Friday, December 16, 2011

Ron Paul, failed Austrian economics, and the GOP

Here's a lesson in Ron Paul's Austrian economics. Paul Krugman points out that Ron Paul has been consistently wrong in his economics, but that for some strange reason the GOP has decided to abandon its earlier good sense and join him in his pit of ignorance.
Mr. Paul identifies himself as a believer in “Austrian” economics — a doctrine that it goes without saying rejects John Maynard Keynes but is almost equally vehement in rejecting the ideas of Milton Friedman. For Austrians see “fiat money,” money that is just printed without being backed by gold, as the root of all economic evil, which means that they fiercely oppose the kind of monetary expansion Friedman claimed could have prevented the Great Depression — and which was actually carried out by Ben Bernanke this time around.

O.K., a brief digression: the Federal Reserve doesn’t actually print money (the Treasury does that). But the Fed does control the “monetary base,” the sum of bank reserves and currency in circulation. So when people talk about Mr. Bernanke printing money, what they really mean is that the Fed expanded the monetary base.

And there has, indeed, been a huge expansion of the monetary base. After Lehman Brothers fell, the Fed began lending large sums to banks as well as buying a wide range of other assets, in a (successful) attempt to stabilize financial markets, in the process adding large amounts to bank reserves. In the fall of 2010, the Fed began another round of purchases, in a less successful attempt to boost economic growth. The combined effect of these actions was that the monetary base more than tripled in size.

Austrians, and for that matter many right-leaning economists, were sure about what would happen as a result: There would be devastating inflation. One popular Austrian commentator who has advised Mr. Paul, Peter Schiff, even warned (on Glenn Beck’s TV show) of the possibility of Zimbabwe-style hyperinflation in the near future.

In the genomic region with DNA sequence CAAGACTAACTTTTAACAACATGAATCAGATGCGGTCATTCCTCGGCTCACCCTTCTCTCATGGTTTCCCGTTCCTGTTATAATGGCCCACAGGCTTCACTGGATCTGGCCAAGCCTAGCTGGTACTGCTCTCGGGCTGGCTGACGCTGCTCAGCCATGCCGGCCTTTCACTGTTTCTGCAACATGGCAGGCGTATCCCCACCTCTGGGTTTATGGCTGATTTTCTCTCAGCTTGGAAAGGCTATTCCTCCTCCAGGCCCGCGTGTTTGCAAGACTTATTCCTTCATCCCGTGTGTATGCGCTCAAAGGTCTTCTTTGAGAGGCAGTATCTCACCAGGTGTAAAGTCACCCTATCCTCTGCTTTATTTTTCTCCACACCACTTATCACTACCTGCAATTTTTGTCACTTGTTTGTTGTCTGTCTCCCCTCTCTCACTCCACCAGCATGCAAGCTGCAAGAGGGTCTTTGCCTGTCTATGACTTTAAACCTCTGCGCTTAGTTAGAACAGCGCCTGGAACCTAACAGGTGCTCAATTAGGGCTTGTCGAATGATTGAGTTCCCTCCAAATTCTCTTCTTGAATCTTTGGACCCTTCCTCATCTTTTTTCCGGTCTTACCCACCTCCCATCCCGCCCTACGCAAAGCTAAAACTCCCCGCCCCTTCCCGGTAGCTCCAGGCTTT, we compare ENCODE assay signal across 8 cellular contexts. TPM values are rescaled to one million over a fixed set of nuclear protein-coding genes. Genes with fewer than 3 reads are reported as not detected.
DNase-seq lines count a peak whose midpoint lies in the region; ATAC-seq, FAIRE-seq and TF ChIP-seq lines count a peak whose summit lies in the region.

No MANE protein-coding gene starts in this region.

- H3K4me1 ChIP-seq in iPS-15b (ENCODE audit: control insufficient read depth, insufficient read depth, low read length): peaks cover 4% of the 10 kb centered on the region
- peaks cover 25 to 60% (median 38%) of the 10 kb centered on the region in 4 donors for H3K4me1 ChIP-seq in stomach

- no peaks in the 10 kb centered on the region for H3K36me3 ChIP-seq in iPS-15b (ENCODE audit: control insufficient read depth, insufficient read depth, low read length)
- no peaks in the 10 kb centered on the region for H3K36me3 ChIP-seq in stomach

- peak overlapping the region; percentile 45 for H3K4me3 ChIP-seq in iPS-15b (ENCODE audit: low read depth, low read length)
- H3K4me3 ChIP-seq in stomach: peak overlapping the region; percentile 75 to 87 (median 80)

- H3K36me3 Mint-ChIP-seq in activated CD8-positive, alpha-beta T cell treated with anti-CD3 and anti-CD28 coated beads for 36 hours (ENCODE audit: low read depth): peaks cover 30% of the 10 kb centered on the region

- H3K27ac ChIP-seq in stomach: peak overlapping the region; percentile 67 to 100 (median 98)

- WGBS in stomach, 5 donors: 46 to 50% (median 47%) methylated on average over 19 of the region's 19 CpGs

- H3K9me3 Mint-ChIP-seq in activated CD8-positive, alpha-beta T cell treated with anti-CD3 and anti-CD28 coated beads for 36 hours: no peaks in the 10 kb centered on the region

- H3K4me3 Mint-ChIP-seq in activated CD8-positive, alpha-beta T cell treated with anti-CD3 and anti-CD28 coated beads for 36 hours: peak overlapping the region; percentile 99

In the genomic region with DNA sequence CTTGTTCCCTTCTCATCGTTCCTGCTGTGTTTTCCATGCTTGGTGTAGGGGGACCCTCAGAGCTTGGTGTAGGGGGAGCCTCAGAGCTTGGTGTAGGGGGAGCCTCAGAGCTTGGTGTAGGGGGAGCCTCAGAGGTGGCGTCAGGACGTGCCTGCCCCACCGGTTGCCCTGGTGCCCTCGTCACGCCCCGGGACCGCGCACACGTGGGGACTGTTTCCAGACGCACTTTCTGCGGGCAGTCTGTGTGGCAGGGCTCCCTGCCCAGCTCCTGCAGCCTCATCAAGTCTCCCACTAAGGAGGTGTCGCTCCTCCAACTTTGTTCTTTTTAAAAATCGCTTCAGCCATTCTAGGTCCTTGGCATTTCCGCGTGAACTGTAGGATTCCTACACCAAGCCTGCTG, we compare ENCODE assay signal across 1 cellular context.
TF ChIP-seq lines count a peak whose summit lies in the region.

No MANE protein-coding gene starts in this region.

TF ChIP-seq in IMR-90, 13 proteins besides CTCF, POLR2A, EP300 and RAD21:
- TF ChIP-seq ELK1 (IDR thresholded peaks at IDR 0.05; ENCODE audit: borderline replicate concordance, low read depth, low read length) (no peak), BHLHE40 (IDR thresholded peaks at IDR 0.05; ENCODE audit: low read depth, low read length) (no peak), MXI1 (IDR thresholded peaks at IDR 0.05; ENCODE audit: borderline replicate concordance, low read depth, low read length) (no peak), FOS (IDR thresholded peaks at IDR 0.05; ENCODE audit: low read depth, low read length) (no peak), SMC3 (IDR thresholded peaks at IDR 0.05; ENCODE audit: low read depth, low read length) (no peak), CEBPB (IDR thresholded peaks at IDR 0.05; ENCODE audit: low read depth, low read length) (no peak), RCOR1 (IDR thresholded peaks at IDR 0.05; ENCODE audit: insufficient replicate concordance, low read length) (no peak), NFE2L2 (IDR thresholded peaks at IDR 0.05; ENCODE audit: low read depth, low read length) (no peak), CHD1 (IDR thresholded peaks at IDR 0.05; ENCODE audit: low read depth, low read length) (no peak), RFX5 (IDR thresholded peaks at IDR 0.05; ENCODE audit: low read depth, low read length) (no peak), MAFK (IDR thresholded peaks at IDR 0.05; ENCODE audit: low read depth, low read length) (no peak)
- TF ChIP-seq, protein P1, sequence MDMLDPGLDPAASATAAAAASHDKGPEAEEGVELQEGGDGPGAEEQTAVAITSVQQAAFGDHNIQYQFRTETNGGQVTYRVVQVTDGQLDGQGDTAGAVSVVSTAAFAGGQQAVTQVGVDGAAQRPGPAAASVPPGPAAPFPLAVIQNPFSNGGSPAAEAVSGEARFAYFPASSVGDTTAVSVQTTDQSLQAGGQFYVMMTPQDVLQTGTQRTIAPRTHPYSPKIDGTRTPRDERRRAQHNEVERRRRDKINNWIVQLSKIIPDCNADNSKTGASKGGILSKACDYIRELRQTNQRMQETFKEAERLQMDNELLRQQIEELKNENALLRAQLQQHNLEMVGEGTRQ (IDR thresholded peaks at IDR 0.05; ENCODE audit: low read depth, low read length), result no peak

So here we are, three years later. How’s it going? Inflation has fluctuated, but, at the end of the day, consumer prices have risen just 4.5 percent, meaning an average annual inflation rate of only 1.5 percent. Who could have predicted that printing so much money would cause so little inflation? Well, I could. And did. And so did others who understood the Keynesian economics Mr. Paul reviles. But Mr. Paul’s supporters continue to claim, somehow, that he has been right about everything.
So the inflation that Austrian Economics predicts has not happened. Why not?

Because the world is in a massive recession. By definition that means there are unused capital goods and workers who cannot find jobs. Inflation occurs when too much money chases too few jobs in the market.

In that case the excess money has to compete with others who have money to buy capital goods. The competition drives the prices up - meaning competition for capital goods by people who need them and have money causes the price to rise. But prices are not rising. Why?

Because no one has any use for the unused capital goods. The problem is not excess money. The problem is insufficient demand. That means there is not enough consumption to drive businesses to obtain capital goods in the market. Generally they simply use what they have already. They also do not hire more workers, and since workers create 70% of all consumption, demand is not increasing. Without anticipated consumption to drive it, businesses will not invest in more capital goods and will not hire more workers.

Austrian Economics fails again. Ron Paul is, like most of the GOP leaders today, living in a fantasy world of his own making. The Austrian Economics/Libertarian fantasy is being pushed by wealthy individuals like to Koch Brothers through the CATO Institute primarily to weaken the power of the government over corporations, banks, and yes, wealthy families who would prefer to live in a plutocracy where they call all the shots.

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